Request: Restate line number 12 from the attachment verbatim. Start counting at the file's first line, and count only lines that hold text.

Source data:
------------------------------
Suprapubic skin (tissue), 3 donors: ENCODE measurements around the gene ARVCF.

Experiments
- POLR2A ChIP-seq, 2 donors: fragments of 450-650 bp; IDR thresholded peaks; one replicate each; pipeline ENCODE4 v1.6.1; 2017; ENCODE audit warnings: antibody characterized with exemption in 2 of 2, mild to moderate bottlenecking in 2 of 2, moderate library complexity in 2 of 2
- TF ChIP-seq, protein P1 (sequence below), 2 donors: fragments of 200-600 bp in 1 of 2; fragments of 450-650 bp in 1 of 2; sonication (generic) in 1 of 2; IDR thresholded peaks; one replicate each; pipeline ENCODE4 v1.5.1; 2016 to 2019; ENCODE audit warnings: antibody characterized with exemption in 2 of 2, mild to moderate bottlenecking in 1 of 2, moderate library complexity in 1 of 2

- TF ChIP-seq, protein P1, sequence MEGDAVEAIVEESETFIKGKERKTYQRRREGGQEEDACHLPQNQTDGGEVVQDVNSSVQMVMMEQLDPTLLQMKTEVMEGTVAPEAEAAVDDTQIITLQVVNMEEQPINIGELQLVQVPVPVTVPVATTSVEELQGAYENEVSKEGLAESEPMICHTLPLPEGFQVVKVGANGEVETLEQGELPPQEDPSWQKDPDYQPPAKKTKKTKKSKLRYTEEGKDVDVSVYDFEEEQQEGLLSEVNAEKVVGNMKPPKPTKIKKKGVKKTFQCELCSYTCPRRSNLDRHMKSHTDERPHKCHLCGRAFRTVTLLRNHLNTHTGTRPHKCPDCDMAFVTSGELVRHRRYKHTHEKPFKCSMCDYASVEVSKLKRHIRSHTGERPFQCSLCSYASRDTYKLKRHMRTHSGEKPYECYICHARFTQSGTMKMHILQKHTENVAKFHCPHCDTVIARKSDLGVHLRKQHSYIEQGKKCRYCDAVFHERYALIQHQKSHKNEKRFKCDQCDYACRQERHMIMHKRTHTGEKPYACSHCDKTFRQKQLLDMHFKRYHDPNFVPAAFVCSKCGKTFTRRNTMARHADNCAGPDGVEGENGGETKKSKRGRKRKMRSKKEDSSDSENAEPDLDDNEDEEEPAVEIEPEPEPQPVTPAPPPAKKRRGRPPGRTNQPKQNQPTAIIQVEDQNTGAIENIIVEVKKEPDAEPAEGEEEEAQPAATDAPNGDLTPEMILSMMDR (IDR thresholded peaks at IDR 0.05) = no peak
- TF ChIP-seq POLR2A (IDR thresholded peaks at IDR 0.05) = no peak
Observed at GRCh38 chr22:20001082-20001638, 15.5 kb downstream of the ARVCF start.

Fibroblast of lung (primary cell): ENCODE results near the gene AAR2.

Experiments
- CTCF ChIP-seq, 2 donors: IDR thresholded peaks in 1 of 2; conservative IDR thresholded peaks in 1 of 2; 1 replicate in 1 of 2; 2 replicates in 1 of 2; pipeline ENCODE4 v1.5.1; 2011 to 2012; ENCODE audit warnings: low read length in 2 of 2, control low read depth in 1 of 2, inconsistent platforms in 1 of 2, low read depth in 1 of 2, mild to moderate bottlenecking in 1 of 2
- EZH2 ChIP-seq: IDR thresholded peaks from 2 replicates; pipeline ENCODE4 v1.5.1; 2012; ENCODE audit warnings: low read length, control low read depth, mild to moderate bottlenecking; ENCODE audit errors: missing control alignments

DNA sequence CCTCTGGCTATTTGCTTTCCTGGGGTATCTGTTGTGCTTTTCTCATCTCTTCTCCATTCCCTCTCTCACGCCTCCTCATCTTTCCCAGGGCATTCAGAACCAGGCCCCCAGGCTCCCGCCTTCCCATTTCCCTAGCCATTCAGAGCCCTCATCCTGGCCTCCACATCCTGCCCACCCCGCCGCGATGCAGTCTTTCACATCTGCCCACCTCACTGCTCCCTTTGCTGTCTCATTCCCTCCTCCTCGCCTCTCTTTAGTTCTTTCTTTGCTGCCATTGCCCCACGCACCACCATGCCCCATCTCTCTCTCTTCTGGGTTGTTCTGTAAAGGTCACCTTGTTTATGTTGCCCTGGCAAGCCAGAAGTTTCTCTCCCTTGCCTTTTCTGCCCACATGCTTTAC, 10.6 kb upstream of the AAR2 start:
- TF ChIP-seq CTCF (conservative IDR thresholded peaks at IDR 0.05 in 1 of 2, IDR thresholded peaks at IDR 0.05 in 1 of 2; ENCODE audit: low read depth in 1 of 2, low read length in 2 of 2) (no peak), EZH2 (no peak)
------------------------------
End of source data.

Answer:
DNA sequence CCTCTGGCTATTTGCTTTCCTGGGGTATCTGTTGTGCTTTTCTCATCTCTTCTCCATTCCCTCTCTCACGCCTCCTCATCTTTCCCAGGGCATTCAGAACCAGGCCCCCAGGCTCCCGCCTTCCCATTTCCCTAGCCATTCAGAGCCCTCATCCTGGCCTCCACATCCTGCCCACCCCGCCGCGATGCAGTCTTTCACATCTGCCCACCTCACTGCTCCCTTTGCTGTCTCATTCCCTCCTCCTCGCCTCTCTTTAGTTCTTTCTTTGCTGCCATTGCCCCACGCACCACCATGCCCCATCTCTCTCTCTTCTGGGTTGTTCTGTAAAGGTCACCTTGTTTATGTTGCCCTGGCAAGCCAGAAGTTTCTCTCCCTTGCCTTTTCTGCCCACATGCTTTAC, 10.6 kb upstream of the AAR2 start: